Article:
Oliver Gyles Longley CBE MC (30 September 1918 - 28 May 2015) was a British Army officer of the Second World War who won the Military Cross in 1943 for his actions in Italy while commanding a squadron of 44th Reconnaissance Regiment near Battipaglia. Longley had a number of narrow escapes during his military service, including stepping on a mine that failed to explode
Telegraph Obituary 15 June 2015- Renonnaissace Officer who survived machine-gun fire and grenade attacks in Italy https://www.telegraph.co.uk/news/obituaries/11675477/Gyles-Longley-Reconnaissance-officer-obituary.html
On September 16 1943, after the Allied landings at Salerno, Italy, Longley was commanding a squadron of 44th Reconnaissance Regiment (44 RR) which was holding a position south-west of Battipaglia. At dawn, they came under intense shell, mortar and machine-gun fire. His command car was riddled with bullets and was knocked out.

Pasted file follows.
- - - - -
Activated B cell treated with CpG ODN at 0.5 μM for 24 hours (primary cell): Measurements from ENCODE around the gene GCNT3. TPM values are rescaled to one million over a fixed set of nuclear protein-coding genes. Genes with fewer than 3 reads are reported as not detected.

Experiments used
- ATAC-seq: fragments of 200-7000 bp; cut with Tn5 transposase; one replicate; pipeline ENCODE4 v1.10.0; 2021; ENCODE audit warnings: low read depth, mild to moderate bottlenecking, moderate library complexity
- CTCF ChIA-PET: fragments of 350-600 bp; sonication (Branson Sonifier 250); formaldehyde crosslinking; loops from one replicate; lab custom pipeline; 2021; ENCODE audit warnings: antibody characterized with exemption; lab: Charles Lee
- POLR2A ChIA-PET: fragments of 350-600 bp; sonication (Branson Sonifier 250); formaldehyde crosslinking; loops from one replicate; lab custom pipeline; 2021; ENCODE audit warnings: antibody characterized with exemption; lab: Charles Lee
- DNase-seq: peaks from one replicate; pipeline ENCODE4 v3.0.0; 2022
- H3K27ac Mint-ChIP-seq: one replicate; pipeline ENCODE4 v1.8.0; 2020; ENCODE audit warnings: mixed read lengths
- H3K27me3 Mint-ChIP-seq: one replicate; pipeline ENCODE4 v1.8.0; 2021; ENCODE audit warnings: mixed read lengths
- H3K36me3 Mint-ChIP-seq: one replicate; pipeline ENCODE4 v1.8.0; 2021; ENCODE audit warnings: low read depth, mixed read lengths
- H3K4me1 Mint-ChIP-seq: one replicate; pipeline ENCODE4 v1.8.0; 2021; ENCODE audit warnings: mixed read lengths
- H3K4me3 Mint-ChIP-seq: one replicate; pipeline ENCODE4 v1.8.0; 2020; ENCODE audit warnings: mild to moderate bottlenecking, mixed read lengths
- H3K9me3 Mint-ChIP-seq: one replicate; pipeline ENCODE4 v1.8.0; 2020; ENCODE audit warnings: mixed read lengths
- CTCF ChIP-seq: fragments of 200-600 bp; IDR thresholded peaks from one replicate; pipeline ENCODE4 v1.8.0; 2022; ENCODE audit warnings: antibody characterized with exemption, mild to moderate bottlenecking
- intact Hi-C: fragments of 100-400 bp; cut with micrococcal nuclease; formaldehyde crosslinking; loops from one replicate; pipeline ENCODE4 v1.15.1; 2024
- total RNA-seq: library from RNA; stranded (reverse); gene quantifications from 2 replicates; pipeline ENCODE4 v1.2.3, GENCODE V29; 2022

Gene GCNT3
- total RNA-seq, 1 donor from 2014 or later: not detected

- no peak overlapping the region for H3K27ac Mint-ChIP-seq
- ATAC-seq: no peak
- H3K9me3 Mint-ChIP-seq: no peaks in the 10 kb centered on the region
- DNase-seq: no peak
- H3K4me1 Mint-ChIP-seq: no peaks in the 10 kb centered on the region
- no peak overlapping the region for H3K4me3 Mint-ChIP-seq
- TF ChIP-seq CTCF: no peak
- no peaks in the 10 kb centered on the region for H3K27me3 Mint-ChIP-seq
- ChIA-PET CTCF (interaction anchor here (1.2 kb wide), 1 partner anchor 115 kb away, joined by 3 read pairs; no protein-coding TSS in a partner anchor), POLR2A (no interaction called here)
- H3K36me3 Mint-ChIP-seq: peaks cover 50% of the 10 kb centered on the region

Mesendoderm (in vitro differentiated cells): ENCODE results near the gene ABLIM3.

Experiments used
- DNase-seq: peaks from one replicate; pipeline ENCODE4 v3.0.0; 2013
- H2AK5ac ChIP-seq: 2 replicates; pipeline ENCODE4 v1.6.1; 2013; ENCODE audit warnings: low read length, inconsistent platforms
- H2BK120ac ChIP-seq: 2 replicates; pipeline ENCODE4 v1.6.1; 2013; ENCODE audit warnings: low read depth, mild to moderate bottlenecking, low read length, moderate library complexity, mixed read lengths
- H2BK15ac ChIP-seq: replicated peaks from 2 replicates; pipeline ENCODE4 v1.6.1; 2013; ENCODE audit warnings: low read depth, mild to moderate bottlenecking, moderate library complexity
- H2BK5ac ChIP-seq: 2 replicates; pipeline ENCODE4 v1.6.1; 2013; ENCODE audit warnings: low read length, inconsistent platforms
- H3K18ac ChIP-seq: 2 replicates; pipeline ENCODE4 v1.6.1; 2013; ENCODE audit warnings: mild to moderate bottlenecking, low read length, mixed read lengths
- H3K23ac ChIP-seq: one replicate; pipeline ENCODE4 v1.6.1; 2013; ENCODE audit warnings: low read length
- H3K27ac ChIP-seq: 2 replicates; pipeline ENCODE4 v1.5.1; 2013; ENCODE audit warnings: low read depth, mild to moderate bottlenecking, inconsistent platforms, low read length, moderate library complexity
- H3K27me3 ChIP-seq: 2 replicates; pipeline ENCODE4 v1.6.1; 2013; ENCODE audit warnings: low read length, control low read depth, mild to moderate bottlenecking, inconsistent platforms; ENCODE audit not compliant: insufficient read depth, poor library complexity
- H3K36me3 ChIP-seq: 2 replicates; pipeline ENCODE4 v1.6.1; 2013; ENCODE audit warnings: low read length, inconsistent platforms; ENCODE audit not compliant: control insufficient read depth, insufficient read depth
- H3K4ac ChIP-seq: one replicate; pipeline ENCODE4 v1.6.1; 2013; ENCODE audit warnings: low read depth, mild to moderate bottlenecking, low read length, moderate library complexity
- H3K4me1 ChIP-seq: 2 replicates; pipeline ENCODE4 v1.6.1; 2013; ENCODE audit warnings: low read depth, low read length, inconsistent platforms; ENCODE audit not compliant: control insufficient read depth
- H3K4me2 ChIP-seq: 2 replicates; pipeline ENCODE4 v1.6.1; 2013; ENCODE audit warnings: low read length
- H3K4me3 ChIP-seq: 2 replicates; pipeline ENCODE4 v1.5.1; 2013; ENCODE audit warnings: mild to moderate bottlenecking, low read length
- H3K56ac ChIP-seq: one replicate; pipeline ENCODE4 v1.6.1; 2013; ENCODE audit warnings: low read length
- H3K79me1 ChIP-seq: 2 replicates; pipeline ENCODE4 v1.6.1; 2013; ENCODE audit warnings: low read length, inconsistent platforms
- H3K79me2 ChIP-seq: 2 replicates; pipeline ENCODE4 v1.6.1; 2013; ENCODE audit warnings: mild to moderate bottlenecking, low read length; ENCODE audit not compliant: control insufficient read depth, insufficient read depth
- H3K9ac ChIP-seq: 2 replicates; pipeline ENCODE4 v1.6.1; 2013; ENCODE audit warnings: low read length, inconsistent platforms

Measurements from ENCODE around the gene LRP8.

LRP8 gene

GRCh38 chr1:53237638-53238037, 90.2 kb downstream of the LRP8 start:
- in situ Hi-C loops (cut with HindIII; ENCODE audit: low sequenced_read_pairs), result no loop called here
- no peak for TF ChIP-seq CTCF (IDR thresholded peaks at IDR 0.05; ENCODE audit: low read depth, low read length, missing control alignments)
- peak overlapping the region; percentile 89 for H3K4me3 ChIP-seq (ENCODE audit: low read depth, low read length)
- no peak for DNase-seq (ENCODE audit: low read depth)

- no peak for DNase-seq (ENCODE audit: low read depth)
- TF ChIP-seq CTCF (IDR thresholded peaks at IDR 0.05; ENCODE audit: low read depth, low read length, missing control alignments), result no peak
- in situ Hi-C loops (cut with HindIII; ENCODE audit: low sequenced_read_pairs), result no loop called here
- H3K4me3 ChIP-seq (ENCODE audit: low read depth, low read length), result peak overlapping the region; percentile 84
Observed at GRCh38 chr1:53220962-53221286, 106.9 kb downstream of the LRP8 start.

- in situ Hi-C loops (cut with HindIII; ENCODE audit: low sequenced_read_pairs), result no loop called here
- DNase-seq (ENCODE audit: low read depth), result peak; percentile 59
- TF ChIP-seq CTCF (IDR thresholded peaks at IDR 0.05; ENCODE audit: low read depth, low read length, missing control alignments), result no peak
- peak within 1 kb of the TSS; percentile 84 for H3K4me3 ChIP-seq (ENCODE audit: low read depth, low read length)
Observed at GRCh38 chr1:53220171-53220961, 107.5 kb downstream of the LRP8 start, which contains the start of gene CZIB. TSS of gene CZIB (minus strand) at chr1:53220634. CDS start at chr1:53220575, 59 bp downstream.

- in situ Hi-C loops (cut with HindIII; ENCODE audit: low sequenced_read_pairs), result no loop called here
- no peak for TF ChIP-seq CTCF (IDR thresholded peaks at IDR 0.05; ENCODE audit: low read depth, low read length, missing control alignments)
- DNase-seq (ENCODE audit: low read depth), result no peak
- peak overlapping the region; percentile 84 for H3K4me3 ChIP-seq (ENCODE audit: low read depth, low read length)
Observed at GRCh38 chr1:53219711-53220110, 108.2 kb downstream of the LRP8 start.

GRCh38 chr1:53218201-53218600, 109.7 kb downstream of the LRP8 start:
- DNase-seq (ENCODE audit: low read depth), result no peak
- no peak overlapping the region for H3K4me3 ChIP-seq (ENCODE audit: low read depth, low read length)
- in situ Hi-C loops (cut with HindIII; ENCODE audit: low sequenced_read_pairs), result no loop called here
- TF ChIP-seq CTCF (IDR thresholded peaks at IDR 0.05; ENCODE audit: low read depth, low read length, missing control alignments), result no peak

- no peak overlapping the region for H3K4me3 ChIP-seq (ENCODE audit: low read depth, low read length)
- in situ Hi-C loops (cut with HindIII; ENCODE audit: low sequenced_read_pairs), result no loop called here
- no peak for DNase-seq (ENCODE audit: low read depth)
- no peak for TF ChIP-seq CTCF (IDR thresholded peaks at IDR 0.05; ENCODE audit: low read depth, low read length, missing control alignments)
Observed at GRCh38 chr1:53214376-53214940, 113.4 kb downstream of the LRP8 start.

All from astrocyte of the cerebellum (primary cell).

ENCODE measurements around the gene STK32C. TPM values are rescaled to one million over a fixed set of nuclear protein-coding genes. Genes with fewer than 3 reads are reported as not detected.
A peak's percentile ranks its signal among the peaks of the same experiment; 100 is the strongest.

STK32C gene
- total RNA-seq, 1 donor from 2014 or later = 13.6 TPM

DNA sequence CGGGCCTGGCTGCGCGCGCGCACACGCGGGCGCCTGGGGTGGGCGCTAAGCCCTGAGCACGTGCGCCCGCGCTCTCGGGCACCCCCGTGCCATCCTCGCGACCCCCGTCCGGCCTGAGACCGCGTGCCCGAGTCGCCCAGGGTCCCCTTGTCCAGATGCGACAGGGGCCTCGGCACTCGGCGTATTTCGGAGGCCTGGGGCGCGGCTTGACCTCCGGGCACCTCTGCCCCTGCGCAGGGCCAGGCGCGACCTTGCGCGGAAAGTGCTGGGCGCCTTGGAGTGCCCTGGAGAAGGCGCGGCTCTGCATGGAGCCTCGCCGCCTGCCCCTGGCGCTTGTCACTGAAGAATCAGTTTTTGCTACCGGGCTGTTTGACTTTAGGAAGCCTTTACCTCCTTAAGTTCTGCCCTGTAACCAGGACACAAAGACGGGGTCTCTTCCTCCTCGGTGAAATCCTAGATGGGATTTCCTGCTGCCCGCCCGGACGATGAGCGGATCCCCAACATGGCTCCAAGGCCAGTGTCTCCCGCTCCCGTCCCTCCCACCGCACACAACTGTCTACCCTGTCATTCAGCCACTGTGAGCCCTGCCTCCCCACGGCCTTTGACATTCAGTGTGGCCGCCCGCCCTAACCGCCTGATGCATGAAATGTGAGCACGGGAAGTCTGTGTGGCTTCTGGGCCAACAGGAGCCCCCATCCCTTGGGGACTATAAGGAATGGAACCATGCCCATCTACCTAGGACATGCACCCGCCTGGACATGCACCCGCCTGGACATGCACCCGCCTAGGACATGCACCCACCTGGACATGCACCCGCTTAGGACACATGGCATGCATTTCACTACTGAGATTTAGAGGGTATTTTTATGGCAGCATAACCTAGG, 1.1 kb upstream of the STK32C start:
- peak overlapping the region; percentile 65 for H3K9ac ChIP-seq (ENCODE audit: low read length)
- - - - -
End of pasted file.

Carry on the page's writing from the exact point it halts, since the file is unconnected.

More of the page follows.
The wireless sets were not working properly and as he ran over to contact one of the positions he saw a German taking aim at him. He dropped to the ground and the bullet missed him but a shell burst behind him wounding him in the foot.
The battle raged all day. One of his armoured cars was set ablaze, killing all the crew. The enemy made determined efforts to surround the squadron but thanks to stiff resistance and the support from the Allied artillery, they withdrew before dark having taken severe losses.
Longley was awarded an Immediate MC. The citation paid tribute to his courage and inspirational leadership.
Oliver Gyles Longley, the son of an officer (Charles William Longley) in the Honourable Artillery Company who was also awarded an MC in the First World War, was born at Streatham on September 30 1918.
He was educated at Tonbridge and then spent some time working in the family business at Smithfield before joining Gestetner, manufacturers of stencil duplicators, in 1936. He married Ginette Edith Wilson on 15th January 1949 at Le Vesinet. She worked in General de Gaulle’s private office in London